, Volume 239, Issue 2, pp 255-266

A systems biology perspective on the role of WRKY transcription factors in drought responses in plants

  • Prateek TripathiAffiliated withMolecular and Computational Biology, Department of Biological Sciences, Dana and David Dornsife College of Letters, Arts and Sciences, University of Southern California Email author 
  • , Roel C. RabaraAffiliated withTexas A&M AgriLife Research
  • , Paul J. RushtonAffiliated withTexas A&M AgriLife Research Email author 


Drought is one of the major challenges affecting crop productivity and yield. However, water stress responses are notoriously multigenic and quantitative with strong environmental effects on phenotypes. It is also clear that water stress often does not occur alone under field conditions but rather in conjunction with other abiotic stresses such as high temperature and high light intensities. A multidisciplinary approach with successful integration of a whole range of -omics technologies will not only define the system, but also provide new gene targets for both transgenic approaches and marker-assisted selection. Transcription factors are major players in water stress signaling and some constitute major hubs in the signaling webs. The main transcription factors in this network include MYB, bHLH, bZIP, ERF, NAC, and WRKY transcription factors. The role of WRKY transcription factors in abiotic stress signaling networks is just becoming apparent and systems biology approaches are starting to define their places in the signaling network. Using systems biology approaches, there are now many transcriptomic analyses and promoter analyses that concern WRKY transcription factors. In addition, reports on nuclear proteomics have identified WRKY proteins that are up-regulated at the protein level by water stress. Interactomics has started to identify different classes of WRKY-interacting proteins. What are often lacking are connections between metabolomics, WRKY transcription factors, promoters, biosynthetic pathways, fluxes and downstream responses. As more levels of the system are characterized, a more detailed understanding of the roles of WRKY transcription factors in drought responses in crops will be obtained.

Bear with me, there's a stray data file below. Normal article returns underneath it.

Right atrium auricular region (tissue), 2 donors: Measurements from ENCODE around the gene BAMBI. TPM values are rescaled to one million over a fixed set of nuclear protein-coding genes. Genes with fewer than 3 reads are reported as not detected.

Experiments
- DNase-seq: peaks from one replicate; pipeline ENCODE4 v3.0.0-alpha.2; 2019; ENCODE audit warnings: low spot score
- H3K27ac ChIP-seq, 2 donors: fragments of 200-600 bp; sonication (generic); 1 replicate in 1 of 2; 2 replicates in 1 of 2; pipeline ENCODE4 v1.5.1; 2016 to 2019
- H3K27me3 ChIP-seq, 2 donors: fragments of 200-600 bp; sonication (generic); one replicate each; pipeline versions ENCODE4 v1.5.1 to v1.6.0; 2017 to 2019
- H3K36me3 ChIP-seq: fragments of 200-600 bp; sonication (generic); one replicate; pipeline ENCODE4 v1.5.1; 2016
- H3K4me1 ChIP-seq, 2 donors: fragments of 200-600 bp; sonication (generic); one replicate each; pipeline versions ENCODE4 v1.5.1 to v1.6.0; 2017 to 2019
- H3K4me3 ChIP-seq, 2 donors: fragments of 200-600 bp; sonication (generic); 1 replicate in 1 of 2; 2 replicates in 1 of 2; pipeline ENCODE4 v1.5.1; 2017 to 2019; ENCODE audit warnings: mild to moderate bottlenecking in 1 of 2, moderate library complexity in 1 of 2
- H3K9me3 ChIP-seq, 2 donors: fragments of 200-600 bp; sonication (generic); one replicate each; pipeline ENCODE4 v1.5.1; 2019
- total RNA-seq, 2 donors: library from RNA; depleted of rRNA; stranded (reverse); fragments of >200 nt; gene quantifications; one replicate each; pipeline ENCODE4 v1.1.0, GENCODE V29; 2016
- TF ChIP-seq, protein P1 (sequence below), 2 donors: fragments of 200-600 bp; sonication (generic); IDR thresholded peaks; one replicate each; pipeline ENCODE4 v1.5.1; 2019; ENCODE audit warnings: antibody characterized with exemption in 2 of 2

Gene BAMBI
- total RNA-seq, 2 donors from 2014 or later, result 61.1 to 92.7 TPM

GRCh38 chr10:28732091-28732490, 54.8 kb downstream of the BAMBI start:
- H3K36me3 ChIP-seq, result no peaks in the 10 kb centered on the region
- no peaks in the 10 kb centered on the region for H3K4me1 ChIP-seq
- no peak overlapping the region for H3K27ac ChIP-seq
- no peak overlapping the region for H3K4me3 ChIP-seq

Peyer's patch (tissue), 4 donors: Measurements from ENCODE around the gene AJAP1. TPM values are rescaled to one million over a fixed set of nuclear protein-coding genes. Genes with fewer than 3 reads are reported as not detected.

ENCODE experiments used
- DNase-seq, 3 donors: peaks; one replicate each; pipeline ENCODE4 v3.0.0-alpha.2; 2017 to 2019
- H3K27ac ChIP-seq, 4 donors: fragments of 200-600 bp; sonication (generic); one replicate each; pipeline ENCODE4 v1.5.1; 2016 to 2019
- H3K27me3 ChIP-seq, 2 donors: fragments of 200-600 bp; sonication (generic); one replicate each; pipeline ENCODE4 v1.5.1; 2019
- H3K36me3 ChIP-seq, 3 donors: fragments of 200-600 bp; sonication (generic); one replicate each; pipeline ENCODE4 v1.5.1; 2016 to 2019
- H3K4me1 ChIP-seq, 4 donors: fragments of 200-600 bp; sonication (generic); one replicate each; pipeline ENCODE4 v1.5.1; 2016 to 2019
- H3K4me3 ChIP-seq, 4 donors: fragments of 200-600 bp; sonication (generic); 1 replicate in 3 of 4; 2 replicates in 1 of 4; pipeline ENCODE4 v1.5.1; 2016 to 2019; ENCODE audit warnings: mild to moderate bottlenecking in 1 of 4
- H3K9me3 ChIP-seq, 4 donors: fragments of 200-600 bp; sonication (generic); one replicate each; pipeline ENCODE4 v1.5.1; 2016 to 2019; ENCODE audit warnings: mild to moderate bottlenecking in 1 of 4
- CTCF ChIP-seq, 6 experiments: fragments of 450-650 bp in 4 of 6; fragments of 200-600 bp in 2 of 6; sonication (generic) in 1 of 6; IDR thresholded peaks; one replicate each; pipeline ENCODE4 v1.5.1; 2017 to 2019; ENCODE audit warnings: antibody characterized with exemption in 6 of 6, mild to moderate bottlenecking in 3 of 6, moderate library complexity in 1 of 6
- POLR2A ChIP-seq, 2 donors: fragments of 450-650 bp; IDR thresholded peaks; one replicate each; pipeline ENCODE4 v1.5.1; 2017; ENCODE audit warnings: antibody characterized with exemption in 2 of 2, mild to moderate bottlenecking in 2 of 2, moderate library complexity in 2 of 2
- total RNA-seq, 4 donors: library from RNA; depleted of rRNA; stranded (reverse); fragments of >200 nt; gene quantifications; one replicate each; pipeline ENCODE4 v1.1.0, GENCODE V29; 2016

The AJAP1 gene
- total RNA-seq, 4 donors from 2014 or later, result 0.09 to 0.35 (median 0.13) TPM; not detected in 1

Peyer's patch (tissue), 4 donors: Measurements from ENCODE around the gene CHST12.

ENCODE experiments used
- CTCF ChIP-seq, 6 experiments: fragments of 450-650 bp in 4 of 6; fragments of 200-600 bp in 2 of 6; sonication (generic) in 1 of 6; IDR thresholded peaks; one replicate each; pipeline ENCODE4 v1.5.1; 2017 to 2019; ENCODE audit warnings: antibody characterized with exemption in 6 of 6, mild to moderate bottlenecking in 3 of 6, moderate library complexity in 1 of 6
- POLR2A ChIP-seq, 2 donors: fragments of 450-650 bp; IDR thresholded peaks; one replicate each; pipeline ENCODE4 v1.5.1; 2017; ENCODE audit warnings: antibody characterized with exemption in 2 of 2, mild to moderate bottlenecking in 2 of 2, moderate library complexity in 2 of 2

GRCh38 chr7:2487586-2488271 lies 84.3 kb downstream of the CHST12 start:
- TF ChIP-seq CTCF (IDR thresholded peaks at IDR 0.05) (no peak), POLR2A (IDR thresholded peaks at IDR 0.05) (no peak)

Systems biology WRKY Drought Water-deficit Abiotic stress Crop improvement